In Khartoum, a lawyer who was arrested in his office by national security agents on April 12 told Human Rights Watch that he had been blindfolded and beaten with pipes, and could barely move because of his injuries. “My body is broken,” he said by telephone on April 20. He and four other men detained with him, all ethnic Nuba, were released on April 15.
In one of the most high-profile cases, a group of armed men whom she suspected of being NISS officers arrested Dr. Sandra Kadouda, a prominent political and human rights activist, on April 12 as she drove to an anti-elections event at the National Umma Party headquarters in Omdurman. They held her for three days at an unknown location, and then freed her on April 15, visibly bruised and with injuries to her shoulder, media and credible sources reported.
NISS denied responsibility for Kadouda’s arrest and sought to cover up information about the case. Authorities have in recent days charged her with defamation and spreading false information, and arrested family members. On April 20, NISS officials censored a newspaper article about her detention in the al-Sudani newspaper.
On the morning of April 2, NISS officials in Sinja, Sennar state, arrested a female member of the Sudanese Congress Party, as she campaigned against holding the elections. She told Human Rights Watch that the men tied her up and beat her for several hours while insulting her, then released her in a remote area. Her injuries were so severe she had to be hospitalized and continues to receive treatment. NISS officials also warned her not to report what happened to her.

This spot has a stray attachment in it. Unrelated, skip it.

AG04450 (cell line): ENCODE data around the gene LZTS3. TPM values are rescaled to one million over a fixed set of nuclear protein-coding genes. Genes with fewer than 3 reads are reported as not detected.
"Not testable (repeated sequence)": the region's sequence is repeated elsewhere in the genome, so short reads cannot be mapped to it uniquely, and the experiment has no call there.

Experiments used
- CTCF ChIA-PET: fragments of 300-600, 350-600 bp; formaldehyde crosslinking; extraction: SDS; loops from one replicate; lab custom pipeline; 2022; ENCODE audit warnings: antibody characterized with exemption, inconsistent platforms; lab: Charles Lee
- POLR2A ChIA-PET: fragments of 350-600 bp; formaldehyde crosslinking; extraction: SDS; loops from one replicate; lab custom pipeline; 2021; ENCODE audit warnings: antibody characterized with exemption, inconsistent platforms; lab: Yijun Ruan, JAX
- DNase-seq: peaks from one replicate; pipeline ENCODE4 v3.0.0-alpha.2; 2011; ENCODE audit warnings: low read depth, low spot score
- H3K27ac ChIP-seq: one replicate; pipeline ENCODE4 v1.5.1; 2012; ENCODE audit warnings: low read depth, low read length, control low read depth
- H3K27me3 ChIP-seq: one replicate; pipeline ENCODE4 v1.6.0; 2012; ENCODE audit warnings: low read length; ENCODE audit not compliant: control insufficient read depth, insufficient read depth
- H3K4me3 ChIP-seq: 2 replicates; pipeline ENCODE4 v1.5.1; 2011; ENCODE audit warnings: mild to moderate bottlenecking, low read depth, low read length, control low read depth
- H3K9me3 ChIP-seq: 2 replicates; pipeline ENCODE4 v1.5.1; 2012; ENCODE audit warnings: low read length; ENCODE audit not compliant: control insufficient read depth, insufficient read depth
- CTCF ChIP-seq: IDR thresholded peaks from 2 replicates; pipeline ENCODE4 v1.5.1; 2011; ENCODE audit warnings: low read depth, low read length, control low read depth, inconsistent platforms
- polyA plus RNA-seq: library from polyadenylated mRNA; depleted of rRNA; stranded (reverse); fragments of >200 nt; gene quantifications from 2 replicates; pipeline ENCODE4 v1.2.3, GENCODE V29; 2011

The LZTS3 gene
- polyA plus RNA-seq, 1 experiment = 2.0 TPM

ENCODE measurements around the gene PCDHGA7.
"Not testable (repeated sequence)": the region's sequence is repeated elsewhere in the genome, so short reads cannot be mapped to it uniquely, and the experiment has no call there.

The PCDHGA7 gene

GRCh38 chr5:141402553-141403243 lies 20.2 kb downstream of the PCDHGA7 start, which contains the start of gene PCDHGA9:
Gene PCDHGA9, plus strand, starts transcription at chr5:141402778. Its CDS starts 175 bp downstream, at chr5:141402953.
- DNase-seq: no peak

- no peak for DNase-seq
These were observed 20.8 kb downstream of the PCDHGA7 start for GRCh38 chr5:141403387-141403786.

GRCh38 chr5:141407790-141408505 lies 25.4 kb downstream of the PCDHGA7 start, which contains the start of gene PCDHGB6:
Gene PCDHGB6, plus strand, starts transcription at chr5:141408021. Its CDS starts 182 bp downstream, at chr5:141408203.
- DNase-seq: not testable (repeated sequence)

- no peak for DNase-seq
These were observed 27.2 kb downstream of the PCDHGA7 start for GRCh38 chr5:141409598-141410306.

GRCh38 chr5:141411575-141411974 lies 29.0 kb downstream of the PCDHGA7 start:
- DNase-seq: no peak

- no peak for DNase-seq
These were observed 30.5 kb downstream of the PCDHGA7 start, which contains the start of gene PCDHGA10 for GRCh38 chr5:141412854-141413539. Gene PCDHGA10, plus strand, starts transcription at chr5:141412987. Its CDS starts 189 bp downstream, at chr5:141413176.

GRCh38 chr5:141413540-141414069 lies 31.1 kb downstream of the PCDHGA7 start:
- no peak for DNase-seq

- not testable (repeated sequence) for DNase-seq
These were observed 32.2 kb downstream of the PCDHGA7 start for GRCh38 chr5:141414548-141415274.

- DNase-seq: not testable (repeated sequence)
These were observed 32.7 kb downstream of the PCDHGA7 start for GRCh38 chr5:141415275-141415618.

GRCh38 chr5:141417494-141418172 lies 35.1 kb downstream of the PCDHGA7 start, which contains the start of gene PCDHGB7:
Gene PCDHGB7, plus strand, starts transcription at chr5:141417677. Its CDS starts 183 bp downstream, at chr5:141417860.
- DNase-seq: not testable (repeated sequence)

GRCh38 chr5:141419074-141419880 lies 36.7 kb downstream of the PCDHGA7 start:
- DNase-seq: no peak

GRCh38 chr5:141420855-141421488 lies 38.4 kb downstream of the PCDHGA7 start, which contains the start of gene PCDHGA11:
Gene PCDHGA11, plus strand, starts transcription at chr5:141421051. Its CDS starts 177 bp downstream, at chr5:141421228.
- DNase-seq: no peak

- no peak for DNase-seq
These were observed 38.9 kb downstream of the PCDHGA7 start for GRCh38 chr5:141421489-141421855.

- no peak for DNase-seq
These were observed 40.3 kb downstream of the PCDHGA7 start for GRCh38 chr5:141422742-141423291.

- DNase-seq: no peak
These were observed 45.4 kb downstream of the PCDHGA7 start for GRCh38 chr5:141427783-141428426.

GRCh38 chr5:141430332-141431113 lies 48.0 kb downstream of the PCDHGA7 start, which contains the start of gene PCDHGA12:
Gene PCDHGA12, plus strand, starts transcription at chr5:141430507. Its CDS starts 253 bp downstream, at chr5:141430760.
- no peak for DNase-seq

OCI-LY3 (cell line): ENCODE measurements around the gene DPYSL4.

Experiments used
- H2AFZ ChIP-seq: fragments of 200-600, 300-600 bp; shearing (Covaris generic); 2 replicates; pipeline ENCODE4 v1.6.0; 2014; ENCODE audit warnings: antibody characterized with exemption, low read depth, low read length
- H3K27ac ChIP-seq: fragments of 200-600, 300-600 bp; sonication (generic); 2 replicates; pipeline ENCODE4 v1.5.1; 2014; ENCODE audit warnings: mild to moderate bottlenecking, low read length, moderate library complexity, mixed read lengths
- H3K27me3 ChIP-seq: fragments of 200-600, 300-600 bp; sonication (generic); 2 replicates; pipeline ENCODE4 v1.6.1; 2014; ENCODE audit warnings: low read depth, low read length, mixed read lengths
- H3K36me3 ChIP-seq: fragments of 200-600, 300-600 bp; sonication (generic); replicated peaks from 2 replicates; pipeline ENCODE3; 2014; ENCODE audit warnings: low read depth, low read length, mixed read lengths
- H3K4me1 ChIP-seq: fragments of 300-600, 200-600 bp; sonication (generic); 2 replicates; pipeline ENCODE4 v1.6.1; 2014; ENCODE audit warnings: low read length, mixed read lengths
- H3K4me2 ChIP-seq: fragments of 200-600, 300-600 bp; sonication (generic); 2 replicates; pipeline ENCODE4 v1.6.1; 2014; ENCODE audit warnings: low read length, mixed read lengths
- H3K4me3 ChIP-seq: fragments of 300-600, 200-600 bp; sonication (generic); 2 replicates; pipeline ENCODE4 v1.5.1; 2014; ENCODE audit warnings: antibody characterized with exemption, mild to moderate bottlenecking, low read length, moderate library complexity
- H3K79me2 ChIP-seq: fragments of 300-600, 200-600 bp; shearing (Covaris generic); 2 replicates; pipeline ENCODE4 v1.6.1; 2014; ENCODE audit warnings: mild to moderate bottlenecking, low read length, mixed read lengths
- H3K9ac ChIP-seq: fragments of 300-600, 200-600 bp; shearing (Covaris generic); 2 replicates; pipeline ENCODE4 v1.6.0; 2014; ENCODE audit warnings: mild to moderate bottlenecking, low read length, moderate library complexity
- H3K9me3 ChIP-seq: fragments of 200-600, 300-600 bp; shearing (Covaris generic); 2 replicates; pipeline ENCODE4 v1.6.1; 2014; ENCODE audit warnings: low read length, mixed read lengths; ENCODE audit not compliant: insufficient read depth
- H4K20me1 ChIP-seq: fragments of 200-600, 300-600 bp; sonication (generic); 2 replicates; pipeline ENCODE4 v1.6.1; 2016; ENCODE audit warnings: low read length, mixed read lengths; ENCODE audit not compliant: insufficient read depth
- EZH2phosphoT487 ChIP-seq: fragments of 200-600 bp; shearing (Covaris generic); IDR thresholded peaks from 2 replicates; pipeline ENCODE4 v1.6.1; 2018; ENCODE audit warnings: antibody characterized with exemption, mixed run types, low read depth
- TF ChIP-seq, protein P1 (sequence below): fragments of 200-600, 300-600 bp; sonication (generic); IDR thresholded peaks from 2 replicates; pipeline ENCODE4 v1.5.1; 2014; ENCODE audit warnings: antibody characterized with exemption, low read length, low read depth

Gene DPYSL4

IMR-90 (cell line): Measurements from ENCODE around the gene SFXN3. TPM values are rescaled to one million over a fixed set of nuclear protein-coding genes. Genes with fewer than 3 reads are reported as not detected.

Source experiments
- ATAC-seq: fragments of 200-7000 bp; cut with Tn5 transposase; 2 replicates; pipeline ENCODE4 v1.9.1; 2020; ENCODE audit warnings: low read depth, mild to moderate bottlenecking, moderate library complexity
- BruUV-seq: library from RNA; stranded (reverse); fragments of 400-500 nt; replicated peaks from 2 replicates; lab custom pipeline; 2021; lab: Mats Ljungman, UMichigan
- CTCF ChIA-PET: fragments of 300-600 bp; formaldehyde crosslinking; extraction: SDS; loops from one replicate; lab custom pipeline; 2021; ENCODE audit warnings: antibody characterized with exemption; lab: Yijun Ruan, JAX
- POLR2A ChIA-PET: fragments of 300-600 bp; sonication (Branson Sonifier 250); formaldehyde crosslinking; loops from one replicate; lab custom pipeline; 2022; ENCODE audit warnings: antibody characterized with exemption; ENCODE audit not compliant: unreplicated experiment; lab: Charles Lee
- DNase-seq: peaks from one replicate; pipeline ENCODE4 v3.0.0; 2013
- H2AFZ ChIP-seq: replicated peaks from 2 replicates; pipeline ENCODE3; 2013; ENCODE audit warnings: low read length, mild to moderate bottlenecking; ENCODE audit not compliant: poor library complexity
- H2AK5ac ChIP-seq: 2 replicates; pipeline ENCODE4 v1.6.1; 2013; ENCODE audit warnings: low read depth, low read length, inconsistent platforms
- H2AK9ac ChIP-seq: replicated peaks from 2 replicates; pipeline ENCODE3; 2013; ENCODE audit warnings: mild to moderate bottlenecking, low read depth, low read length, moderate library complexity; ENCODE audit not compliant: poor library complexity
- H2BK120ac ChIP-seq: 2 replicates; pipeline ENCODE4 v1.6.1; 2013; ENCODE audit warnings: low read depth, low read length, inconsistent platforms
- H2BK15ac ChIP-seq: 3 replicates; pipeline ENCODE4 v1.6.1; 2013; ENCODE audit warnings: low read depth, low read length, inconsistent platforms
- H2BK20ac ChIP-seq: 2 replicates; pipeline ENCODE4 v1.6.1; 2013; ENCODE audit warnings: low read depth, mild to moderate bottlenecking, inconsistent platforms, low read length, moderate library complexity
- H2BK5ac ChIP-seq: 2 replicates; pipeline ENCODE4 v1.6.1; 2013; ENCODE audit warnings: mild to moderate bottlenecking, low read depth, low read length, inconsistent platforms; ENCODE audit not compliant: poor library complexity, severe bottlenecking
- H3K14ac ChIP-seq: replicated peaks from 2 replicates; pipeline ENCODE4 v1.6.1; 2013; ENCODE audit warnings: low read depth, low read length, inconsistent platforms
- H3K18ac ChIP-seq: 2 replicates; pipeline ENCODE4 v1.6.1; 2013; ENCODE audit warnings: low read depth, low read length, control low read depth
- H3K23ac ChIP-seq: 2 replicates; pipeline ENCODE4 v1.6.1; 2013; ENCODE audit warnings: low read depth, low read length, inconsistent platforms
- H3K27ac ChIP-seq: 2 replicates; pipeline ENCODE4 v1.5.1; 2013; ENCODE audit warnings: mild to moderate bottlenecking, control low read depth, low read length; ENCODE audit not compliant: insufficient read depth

Among those facing serious charges is Adil Bakheet, a well-known human rights defender and member of the Sudanese Congress Party. NISS officials arrested him on April 16 and interrogated him about training he had done with an organization called Tracks for Training and Human Development (“Tracks”). They charged him with offenses against the state, punishable by death. He remains in detention. NISS had raided Tracks on March 26, accusing participants of promoting the elections boycott. NISS has repeatedly summoned and harassed Tracks’ staff and managers.
Three other members of the Congress Party who were arrested on April 11 in El Doweim, in White Nile, also face charges of crimes punishable by death, including undermining the constitutional system. They were transferred to Khartoum, where they remain in detention without access to lawyers or family visits.
Sudanese authorities have also clamped down on nongovernmental groups. In addition to the raid on Tracks, in March authorities ordered the closing of an environmental group in Omdurman. Security agents questioned the organization’s manager about links to the anti-elections campaign. In February officials closed the Sudanese Writer’s Union, and on January 18, they raided the Mahmoud Mohammed Taha Cultural Center during an event marking the thirtieth anniversary of the execution of Taha, a renowned secular Islamic scholar, and ordered the center closed down.
On December 21, 2014, security agents raided the Sudanese Human Rights Monitor and confiscated laptops and documents. On December 6 and 7, the authorities had arrested Dr. Amin Mekki Medani, the organization’s founder and well-known human rights lawyer, Farouk Abu Eissa, an opposition leader, and Dr. Farah Ibrahim Alagar, a political activist. The men had returned from political negotiations in Addis Ababa where they supported the “Sudan Call,” an opposition declaration calling for democracy and an end to conflicts. The men were held incommunicado for 15 days, then transferred to Kober prison and charged with capital offenses. They were released on April 9, 2015, ahead of the elections.
“The Sudanese government needs to put a stop to the raids, detentions, trumped-up charges, and harsh beatings,” Bekele said. “The government should investigate allegations of mistreatment and hold the responsible officers to account.”